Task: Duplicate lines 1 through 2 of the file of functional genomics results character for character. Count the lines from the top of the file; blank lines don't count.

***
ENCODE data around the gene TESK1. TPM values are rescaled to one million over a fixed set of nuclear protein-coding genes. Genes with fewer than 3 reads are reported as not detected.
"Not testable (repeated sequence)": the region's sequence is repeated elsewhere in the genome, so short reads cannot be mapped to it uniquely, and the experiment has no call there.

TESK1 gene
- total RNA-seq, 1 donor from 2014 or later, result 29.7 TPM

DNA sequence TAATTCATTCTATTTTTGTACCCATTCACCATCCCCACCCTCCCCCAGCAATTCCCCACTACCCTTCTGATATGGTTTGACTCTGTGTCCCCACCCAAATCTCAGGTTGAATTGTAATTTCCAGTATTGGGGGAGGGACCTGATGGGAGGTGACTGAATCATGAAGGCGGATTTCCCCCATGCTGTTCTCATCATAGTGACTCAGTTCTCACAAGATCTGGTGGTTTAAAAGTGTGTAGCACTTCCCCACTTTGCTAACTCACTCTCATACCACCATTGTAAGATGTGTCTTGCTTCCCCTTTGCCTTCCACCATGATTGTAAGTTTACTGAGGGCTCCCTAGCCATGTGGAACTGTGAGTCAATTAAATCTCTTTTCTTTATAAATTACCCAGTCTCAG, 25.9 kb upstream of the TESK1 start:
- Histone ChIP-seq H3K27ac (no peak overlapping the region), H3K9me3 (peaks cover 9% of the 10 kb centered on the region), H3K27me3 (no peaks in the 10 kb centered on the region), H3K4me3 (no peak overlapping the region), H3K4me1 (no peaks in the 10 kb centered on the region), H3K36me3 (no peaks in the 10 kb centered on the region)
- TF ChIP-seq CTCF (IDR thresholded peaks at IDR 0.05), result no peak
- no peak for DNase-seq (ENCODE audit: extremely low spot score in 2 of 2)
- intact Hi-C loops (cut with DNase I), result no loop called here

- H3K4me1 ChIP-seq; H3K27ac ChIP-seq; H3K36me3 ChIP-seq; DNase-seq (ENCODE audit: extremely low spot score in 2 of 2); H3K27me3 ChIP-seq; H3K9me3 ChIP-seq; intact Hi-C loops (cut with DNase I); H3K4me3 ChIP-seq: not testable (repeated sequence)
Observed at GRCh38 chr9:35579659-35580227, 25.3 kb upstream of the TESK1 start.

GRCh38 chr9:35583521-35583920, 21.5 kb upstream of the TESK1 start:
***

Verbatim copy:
ENCODE data around the gene TESK1. TPM values are rescaled to one million over a fixed set of nuclear protein-coding genes. Genes with fewer than 3 reads are reported as not detected.
"Not testable (repeated sequence)": the region's sequence is repeated elsewhere in the genome, so short reads cannot be mapped to it uniquely, and the experiment has no call there.